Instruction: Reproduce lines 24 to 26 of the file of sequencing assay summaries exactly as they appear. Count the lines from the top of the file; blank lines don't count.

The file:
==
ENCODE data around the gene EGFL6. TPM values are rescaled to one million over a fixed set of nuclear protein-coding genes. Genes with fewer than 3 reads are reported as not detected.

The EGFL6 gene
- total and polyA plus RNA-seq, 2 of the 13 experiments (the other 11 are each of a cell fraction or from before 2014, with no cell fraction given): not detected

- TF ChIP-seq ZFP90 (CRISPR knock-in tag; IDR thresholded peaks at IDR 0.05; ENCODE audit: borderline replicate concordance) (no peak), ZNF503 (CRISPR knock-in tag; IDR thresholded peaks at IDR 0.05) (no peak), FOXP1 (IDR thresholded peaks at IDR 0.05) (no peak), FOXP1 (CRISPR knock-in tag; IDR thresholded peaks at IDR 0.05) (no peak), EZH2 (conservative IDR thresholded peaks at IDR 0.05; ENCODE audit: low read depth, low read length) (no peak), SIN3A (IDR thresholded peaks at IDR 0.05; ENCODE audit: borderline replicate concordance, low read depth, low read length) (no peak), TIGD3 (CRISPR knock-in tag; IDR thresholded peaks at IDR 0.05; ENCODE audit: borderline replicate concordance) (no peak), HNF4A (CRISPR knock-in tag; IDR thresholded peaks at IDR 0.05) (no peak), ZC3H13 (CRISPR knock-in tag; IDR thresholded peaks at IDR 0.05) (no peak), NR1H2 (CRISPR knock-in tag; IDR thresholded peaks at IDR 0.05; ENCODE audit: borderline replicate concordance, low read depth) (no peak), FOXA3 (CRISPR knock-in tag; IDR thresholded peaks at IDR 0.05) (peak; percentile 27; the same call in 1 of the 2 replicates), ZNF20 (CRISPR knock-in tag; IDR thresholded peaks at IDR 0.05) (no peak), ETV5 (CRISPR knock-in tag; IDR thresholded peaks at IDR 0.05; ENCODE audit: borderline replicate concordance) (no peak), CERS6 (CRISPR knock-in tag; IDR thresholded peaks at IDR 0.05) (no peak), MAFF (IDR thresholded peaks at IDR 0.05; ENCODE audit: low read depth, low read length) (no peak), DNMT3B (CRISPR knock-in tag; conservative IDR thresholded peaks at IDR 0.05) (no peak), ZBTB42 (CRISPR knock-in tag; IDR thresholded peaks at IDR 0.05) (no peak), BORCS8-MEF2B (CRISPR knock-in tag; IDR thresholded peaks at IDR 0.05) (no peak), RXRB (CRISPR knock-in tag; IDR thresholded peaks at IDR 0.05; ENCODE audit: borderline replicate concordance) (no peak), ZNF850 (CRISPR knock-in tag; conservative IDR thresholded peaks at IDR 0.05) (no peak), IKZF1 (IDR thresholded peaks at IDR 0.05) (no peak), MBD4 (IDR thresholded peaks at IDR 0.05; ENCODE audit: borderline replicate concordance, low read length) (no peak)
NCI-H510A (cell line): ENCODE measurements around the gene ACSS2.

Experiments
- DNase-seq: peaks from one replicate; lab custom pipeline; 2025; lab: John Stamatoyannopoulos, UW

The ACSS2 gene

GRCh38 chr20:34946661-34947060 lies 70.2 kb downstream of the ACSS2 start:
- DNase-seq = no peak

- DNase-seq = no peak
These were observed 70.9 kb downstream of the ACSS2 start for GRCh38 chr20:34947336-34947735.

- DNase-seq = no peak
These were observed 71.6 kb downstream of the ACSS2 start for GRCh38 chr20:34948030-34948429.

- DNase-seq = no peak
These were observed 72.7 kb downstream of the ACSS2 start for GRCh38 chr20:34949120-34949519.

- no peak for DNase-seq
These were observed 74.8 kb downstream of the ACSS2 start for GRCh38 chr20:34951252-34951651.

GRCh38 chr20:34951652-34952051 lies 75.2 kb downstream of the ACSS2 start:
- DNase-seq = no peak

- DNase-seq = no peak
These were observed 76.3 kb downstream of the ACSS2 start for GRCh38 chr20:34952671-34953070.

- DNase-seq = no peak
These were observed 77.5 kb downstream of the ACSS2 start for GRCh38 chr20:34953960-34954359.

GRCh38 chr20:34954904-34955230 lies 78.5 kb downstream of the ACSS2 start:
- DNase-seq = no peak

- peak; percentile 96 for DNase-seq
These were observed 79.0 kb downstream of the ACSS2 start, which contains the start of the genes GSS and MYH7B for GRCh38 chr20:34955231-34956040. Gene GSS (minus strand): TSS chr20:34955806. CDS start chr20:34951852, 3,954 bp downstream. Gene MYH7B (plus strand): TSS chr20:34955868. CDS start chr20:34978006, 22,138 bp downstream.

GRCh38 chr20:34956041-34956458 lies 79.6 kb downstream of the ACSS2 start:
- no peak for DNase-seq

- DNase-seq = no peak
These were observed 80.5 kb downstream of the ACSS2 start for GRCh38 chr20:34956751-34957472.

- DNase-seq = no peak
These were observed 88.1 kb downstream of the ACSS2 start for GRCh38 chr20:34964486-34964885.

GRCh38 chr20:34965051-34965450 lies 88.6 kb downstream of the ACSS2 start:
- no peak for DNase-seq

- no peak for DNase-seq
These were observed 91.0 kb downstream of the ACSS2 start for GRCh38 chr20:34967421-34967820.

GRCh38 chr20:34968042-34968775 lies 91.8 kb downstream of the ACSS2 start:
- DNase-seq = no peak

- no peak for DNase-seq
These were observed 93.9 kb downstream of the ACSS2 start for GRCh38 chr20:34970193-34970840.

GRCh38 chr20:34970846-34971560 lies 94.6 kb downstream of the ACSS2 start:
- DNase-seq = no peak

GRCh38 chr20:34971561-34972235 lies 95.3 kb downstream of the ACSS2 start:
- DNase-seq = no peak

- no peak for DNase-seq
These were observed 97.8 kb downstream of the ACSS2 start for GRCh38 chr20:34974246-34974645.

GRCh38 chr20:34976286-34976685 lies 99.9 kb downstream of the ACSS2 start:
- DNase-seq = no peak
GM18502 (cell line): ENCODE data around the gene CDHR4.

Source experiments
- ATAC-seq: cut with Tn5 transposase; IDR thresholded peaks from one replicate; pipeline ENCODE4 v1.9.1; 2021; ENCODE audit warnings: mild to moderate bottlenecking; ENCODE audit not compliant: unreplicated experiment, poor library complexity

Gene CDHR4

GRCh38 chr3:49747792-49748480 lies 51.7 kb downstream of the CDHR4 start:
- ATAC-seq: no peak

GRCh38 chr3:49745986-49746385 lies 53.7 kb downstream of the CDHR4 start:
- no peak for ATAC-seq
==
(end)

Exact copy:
These were observed 77.5 kb downstream of the ACSS2 start for GRCh38 chr20:34953960-34954359.

GRCh38 chr20:34954904-34955230 lies 78.5 kb downstream of the ACSS2 start:
- DNase-seq = no peak